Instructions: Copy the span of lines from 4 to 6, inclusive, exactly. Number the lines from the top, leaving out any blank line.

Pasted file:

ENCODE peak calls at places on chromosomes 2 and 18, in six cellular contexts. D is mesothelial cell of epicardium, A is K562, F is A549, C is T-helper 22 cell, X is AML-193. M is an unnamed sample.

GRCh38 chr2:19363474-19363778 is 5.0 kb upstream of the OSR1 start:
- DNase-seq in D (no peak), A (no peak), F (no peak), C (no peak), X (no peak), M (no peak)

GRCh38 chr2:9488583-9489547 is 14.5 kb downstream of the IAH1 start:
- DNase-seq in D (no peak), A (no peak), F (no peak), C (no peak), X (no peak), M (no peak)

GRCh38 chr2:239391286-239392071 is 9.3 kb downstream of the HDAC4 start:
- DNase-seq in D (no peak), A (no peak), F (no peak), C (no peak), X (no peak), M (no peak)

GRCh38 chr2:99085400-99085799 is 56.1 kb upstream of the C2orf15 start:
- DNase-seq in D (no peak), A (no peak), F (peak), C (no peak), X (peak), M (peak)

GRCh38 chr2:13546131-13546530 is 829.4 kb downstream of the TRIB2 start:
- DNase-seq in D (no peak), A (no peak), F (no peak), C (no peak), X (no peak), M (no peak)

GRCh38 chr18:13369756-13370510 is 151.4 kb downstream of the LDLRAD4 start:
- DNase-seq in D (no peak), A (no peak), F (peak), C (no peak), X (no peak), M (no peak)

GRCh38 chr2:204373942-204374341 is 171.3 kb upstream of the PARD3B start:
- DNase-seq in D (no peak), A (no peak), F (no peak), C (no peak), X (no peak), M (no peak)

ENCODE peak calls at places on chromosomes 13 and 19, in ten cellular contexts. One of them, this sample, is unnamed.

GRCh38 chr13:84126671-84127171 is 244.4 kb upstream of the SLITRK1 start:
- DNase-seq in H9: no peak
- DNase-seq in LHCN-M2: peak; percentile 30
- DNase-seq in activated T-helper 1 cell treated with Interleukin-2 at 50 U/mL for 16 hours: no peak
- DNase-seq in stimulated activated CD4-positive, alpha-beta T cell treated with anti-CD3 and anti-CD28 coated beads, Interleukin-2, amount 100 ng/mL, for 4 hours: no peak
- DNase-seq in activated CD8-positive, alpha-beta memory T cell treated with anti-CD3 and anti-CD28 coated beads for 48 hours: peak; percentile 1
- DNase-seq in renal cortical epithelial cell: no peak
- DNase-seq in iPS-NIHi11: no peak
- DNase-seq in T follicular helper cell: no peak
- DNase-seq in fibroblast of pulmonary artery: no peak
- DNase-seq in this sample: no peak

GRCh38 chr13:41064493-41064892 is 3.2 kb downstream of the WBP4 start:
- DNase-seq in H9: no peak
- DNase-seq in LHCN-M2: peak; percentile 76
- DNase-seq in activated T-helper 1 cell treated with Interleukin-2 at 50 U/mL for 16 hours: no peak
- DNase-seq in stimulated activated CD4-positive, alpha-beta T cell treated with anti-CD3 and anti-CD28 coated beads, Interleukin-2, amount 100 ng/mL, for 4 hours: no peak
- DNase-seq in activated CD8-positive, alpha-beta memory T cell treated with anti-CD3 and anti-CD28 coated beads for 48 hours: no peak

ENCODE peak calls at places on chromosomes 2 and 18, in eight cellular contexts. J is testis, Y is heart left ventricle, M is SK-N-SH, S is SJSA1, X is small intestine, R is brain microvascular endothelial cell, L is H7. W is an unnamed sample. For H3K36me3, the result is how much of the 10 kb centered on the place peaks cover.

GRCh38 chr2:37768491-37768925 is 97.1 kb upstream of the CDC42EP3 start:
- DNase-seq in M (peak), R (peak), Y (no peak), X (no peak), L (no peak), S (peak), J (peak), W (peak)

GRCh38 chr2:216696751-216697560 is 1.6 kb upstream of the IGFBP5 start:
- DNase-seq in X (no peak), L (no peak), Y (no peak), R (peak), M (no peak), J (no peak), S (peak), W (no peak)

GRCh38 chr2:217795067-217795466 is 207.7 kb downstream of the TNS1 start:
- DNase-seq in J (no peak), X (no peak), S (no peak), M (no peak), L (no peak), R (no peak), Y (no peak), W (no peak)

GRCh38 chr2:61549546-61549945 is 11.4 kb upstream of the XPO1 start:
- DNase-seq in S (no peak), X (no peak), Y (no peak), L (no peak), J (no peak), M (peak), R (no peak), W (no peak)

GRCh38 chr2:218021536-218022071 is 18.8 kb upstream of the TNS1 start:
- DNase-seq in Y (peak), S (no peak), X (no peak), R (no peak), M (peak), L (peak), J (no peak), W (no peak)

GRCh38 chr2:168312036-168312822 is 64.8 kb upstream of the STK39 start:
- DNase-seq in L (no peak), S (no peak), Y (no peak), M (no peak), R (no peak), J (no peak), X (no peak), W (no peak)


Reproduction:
GRCh38 chr2:9488583-9489547 is 14.5 kb downstream of the IAH1 start:
- DNase-seq in D (no peak), A (no peak), F (no peak), C (no peak), X (no peak), M (no peak)

GRCh38 chr2:239391286-239392071 is 9.3 kb downstream of the HDAC4 start: